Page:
9. Maintain Records:
    • Keep detailed records of the creation process of your copyrighted works, including drafts and dates. This can be crucial evidence if you ever need to prove originality and ownership.
  10. Stay Informed:
  • Copyright laws can change, and it’s important to stay informed about these changes to ensure ongoing compliance and protection for your brand.
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Read More: Trademark vs Copyright vs Patent

How to Protect  Brand When Trademark Takes a Year?

Protecting your brand is a crucial aspect of business strategy, particularly during the often lengthy trademark registration process.

While obtaining a trademark can sometimes take a year or longer, there are effective steps you can take to safeguard your brand during this interim period. Here’s a guide to help you navigate through this:

  1. Use the “TM” Symbol:
    • Even before your trademark is officially registered, you can use the “TM” (trademark) symbol next to your brand name to indicate that you claim it as a trademark.
    • This can deter potential infringers and assert your intention to protect your brand.
  2. Document Your Usage:
    • Keep meticulous records of your brand’s use in commerce, including dates, locations, and the nature of the usage.
    • This documentation can support your claim of priority in case of a dispute with another party.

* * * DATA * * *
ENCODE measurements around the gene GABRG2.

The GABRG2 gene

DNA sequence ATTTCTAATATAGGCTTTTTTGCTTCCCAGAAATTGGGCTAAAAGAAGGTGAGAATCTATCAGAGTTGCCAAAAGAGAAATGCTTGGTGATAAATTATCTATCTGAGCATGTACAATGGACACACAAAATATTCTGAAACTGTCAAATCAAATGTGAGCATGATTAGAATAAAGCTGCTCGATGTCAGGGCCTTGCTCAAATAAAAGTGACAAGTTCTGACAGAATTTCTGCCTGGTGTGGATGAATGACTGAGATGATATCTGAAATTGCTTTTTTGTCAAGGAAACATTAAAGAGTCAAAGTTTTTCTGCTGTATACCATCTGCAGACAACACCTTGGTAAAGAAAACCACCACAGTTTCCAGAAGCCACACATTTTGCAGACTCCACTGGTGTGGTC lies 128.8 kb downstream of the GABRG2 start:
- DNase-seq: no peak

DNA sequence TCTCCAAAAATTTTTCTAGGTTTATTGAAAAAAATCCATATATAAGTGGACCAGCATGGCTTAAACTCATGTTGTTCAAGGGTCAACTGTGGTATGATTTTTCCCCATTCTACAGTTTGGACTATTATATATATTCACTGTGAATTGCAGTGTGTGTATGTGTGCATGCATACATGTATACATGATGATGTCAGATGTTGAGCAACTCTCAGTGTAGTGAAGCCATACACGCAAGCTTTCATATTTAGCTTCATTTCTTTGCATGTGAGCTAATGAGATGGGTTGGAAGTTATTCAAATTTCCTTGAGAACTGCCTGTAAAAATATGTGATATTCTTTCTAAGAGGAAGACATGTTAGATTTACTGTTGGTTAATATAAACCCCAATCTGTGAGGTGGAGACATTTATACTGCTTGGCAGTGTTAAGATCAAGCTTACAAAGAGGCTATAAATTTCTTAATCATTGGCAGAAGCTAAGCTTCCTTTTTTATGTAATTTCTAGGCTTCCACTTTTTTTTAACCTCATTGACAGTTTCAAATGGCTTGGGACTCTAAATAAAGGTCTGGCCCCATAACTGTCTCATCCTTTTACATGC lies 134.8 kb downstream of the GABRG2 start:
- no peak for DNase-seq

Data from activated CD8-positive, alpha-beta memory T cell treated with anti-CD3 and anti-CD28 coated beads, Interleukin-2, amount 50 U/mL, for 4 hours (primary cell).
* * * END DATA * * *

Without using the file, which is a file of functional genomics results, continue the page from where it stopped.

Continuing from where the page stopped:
3. Common Law Rights:
    • In many jurisdictions, you have common law trademark rights simply by using your brand in commerce. These rights can be enforced against others who may try to use a confusingly similar brand in your market area.
  4. Monitor the Market:
    • Stay vigilant about potential infringements by regularly searching for similar trademarks, especially in your industry. There are various monitoring services that can assist with this.
  5. Domain Name Registration:
    • Secure the corresponding domain names for your brand as soon as possible. This prevents others from registering them and using them against your brand’s interests.
  6. Cease-and-Desist Letters:
    • If you find someone using a brand name that’s confusingly similar to yours, sending a cease-and-desist letter can be an effective first step. It shows the infringer that you are serious about protecting your brand.
  7. Social Media Presence:
    • Establish and maintain a strong presence on social media platforms. This not only strengthens your brand’s visibility but also establishes a timestamp of your brand’s active usage and presence in the market.
  8. Seek Legal Advice:
    • Consult with an intellectual property attorney for strategic advice tailored to your brand and circumstances.
    • They can guide you through the steps of protecting your brand while waiting for the trademark registration.
  9. Prepare for Enforcement:
    • Be ready to enforce your rights if necessary. Understand the legal avenues available to you, including the potential for litigation, and have a plan in place.
  10. Reserve Your Trademark Internationally: